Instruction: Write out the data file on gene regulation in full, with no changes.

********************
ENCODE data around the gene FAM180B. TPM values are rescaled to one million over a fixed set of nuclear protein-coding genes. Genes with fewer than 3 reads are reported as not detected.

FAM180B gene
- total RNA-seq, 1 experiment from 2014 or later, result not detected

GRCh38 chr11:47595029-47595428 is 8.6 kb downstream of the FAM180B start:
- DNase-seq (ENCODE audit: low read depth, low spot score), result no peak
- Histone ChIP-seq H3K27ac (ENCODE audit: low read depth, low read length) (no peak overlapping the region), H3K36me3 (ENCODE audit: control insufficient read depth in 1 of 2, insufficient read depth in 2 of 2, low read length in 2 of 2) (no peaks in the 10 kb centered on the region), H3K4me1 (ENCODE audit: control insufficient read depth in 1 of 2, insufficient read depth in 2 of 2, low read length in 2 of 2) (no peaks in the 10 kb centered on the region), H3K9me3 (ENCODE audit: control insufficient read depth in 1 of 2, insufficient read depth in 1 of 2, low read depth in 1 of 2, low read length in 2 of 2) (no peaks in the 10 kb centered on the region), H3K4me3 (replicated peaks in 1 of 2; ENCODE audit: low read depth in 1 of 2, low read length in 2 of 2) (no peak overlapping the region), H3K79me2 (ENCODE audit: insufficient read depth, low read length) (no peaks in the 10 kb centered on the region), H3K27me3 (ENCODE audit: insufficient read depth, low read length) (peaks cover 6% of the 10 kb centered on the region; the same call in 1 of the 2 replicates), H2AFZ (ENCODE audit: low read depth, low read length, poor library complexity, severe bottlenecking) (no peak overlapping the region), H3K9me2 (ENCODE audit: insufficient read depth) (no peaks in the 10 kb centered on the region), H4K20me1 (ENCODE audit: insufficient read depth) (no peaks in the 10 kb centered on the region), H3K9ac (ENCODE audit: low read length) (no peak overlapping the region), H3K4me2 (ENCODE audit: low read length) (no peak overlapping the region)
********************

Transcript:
ENCODE data around the gene FAM180B. TPM values are rescaled to one million over a fixed set of nuclear protein-coding genes. Genes with fewer than 3 reads are reported as not detected.

FAM180B gene
- total RNA-seq, 1 experiment from 2014 or later, result not detected

GRCh38 chr11:47595029-47595428 is 8.6 kb downstream of the FAM180B start:
- DNase-seq (ENCODE audit: low read depth, low spot score), result no peak
- Histone ChIP-seq H3K27ac (ENCODE audit: low read depth, low read length) (no peak overlapping the region), H3K36me3 (ENCODE audit: control insufficient read depth in 1 of 2, insufficient read depth in 2 of 2, low read length in 2 of 2) (no peaks in the 10 kb centered on the region), H3K4me1 (ENCODE audit: control insufficient read depth in 1 of 2, insufficient read depth in 2 of 2, low read length in 2 of 2) (no peaks in the 10 kb centered on the region), H3K9me3 (ENCODE audit: control insufficient read depth in 1 of 2, insufficient read depth in 1 of 2, low read depth in 1 of 2, low read length in 2 of 2) (no peaks in the 10 kb centered on the region), H3K4me3 (replicated peaks in 1 of 2; ENCODE audit: low read depth in 1 of 2, low read length in 2 of 2) (no peak overlapping the region), H3K79me2 (ENCODE audit: insufficient read depth, low read length) (no peaks in the 10 kb centered on the region), H3K27me3 (ENCODE audit: insufficient read depth, low read length) (peaks cover 6% of the 10 kb centered on the region; the same call in 1 of the 2 replicates), H2AFZ (ENCODE audit: low read depth, low read length, poor library complexity, severe bottlenecking) (no peak overlapping the region), H3K9me2 (ENCODE audit: insufficient read depth) (no peaks in the 10 kb centered on the region), H4K20me1 (ENCODE audit: insufficient read depth) (no peaks in the 10 kb centered on the region), H3K9ac (ENCODE audit: low read length) (no peak overlapping the region), H3K4me2 (ENCODE audit: low read length) (no peak overlapping the region)